8/1/2013 - A young teen, stuck with his mother and her unpleasant boyfriend for a summer, finds friends and confidence at a water park in The Way Way Back, a sweet dramady from two of the co-writers of The Descendants.
Specifically, from Nat Faxon (who I liked immensely as Ben in the canceled Ben and Kate) and Jim Rash (best known as Dean Pelton on Community). The pair also co-direct this movie and appear onscreen as quirky employees of Water Wizz, a water park in the ocean-side town where the movie takes place.
Duncan (Liam James) is headed for an extended stay at the beach house of Trent (Steve Carell), a man who is the textbook definition of the word that rhymes with “bass mole.” Trent is Duncan’s mom Pam’s (Toni Collette) boyfriend. Trent, Pam, Duncan and Trent’s daughter, Steph (Zoe Levin), are all going to spend the summer together, sort of a practice for being a family. But Trent picks at and needles Duncan relentlessly. Still fragile-seeming after a fairly recent divorce, Pam either doesn’t notice or chooses not to notice how much Duncan despises Trent and wants nothing to do with him. After a few agonizing days spent with Trent and Pam, Duncan heads off on his own and meets Owen (Sam Rockwell), the underachieving manager of the local water park. Perhaps sensing something of himself in the lost Duncan, Owen takes him under his wing and gives him a job at the park. There, with the swimsuit-ogling Roddy (Nat Faxon), the Eeyore-like Lewis (Jim Rash) and Caitlin (Maya Rudolph), the one responsible adult whose failing is a soft spot for Owen, the shy Duncan comes out of his shell and finds a place to be his own man. Confidence from the park even bleeds into his home life, where he gets up the courage to start a friendship with neighbor Susanna (AnnaSophia Robb).
Like Duncan and Steph, Susanna’s parents are divorced, and her mother, Betty (Allison Janney), is one of the many adults neglecting and horrifying their children by acting, as she said, like they’re all on adult spring break. Adults acting like children and children trying to figure out who they themselves are is the overarching theme of this movie that is not quite as funny as I’d hoped but also not weighed down by emotional struggles.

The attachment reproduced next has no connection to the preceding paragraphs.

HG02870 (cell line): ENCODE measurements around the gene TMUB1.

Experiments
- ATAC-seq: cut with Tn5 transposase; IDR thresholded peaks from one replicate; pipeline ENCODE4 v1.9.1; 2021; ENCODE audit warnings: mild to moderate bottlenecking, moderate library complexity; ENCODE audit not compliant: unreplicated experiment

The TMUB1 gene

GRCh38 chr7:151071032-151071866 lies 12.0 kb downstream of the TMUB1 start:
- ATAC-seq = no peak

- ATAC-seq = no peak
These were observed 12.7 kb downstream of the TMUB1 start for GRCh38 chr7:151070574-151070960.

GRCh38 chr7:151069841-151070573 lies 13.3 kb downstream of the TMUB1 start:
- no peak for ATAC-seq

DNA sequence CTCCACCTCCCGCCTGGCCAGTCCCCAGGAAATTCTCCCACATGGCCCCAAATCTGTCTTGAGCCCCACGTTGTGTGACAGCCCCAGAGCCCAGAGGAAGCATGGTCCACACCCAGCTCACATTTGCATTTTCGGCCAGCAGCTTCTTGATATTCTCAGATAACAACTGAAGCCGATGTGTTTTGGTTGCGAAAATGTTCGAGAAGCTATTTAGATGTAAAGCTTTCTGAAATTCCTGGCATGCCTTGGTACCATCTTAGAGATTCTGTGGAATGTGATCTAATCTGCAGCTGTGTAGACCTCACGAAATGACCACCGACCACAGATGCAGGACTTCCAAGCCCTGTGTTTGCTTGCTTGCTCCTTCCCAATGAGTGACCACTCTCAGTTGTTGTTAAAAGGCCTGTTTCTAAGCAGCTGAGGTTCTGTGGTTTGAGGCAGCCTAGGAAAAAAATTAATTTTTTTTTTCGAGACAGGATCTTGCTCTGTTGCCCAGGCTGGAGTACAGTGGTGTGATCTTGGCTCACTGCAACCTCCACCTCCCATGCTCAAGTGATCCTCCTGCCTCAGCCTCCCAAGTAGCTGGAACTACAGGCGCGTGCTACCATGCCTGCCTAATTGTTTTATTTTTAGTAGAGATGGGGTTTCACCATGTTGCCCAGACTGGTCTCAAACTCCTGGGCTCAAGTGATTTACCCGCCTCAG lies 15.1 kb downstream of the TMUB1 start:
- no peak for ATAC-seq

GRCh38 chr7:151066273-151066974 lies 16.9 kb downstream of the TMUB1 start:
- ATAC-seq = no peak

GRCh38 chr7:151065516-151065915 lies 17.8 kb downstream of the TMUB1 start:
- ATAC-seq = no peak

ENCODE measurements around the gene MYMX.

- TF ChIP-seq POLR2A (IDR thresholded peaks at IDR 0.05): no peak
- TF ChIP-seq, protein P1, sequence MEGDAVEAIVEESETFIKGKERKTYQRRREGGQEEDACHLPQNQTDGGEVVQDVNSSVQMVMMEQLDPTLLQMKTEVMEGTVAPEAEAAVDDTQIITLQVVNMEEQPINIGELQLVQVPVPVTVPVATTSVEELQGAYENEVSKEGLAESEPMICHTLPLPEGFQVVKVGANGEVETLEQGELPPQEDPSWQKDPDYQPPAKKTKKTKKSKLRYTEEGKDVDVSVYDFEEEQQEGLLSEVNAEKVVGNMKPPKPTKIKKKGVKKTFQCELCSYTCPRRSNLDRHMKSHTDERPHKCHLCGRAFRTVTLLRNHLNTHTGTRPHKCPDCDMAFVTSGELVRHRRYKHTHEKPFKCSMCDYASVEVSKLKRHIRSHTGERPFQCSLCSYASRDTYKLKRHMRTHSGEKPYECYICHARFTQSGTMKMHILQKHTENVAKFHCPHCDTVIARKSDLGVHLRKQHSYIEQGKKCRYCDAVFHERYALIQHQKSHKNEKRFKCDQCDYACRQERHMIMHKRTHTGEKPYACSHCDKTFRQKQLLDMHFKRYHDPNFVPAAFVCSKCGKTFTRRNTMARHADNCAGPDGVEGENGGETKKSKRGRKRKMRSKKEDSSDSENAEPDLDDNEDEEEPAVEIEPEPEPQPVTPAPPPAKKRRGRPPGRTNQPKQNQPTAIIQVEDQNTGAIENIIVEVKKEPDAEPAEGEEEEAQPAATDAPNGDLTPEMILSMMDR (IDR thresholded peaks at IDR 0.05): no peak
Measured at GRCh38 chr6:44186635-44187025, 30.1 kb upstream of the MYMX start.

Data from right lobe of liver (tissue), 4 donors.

Performances are really what make the movie work and The Way Way Back is lucky to have a lot of really great ones. Steve Carell must be delighted to play an overt jerk. He is excellent at giving us a character who can be cruel but is also insecure and has a touch of sweaty desperation about him. It’s like a curdled version of Michael Scott, one with all the heart rotted out.
Collette and Janney each offer a variation on a woman trying to rebuild her life after being left. In Collette, we get fear and unsteadiness. In Janney, we get a woman who is as loud as possible, perhaps to keep the quiet at bay. In Rockwell’s Owen we get a more good-natured example of arrested development, but Rudolph’s Caitlin shows that there are consequences to not acting your age, even if you’re not a man bullying a 14-year-old.
The character at the heart of the movie, the one played by Liam James, is perhaps the least well-developed — but that kind of works. Duncan is still figuring out who he is, still figuring out what he’ll put up with to help his mother be happy. Even though it feels like his character spends one too many scenes gritting his teeth at the horrible Trent, it also makes sense that a 14-year-old wouldn’t have the confidence to know, definitively, when he’s within his rights to push back.
The Way Way Back is sweet and funny, delivering some surprisingly poignant moments in a light summer-fun package. B
Rated PG-13 for thematic elements, language, some sexual content and brief drug material. Written and directed by Jim Rash and Nathan Faxon, The Way Way Back is an hour and 36 minutes long and is distributed by Fox Searchlight.